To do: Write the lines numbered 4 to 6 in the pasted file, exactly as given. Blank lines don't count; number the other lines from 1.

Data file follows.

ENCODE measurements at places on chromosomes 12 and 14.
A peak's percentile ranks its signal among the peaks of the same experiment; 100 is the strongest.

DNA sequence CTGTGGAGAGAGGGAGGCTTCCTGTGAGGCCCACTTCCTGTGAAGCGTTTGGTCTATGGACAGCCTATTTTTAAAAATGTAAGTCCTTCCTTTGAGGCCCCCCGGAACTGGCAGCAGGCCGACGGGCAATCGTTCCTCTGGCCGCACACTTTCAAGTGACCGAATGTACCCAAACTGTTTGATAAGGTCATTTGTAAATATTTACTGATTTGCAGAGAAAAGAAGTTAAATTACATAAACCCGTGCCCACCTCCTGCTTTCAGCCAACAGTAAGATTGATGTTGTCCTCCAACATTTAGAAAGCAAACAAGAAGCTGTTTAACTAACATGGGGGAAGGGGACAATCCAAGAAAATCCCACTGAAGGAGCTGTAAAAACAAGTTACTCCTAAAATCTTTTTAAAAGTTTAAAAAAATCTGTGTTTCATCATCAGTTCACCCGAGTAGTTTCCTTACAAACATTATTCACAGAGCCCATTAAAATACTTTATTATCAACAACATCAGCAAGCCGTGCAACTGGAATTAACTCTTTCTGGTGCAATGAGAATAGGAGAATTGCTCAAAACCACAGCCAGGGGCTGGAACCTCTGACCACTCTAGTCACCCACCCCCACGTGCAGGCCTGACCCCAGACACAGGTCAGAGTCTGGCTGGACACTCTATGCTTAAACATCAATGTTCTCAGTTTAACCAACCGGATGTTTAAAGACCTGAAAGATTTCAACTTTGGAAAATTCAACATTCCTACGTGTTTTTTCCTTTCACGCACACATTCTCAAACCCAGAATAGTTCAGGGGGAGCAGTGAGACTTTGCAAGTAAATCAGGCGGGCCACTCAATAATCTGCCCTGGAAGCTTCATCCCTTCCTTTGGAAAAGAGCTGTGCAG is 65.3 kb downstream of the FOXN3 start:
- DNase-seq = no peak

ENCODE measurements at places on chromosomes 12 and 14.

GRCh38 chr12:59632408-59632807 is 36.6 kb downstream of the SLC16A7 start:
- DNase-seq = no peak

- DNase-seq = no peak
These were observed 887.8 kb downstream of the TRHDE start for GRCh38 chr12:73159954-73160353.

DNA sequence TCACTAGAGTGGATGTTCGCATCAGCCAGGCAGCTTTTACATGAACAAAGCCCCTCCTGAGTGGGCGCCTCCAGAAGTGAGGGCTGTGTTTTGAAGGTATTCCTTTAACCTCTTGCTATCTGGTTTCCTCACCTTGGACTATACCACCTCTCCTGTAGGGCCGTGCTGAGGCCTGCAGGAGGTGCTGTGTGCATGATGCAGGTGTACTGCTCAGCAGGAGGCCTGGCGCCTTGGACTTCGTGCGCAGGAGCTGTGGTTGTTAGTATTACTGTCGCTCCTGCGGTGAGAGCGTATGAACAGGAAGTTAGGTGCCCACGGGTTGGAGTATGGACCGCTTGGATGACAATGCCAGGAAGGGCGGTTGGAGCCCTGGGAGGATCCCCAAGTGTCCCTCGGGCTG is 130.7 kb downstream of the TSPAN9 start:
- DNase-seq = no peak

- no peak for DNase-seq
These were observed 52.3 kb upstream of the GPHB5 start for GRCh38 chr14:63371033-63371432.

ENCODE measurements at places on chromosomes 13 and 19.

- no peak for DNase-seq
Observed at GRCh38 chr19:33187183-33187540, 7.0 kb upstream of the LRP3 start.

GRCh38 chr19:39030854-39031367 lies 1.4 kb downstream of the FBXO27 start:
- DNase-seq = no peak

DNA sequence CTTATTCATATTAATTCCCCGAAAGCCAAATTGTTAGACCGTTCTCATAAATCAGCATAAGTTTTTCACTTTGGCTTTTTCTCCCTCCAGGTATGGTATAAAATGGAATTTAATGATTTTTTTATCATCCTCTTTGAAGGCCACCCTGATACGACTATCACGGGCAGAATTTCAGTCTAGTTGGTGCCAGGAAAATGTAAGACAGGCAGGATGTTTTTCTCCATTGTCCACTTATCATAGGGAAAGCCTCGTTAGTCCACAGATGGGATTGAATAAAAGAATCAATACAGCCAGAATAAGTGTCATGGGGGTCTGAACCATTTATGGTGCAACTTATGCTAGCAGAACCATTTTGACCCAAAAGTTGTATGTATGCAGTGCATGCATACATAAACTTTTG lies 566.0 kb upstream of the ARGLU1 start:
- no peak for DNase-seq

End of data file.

- DNase-seq = no peak

ENCODE measurements at places on chromosomes 12 and 14.

GRCh38 chr12:59632408-59632807 is 36.6 kb downstream of the SLC16A7 start: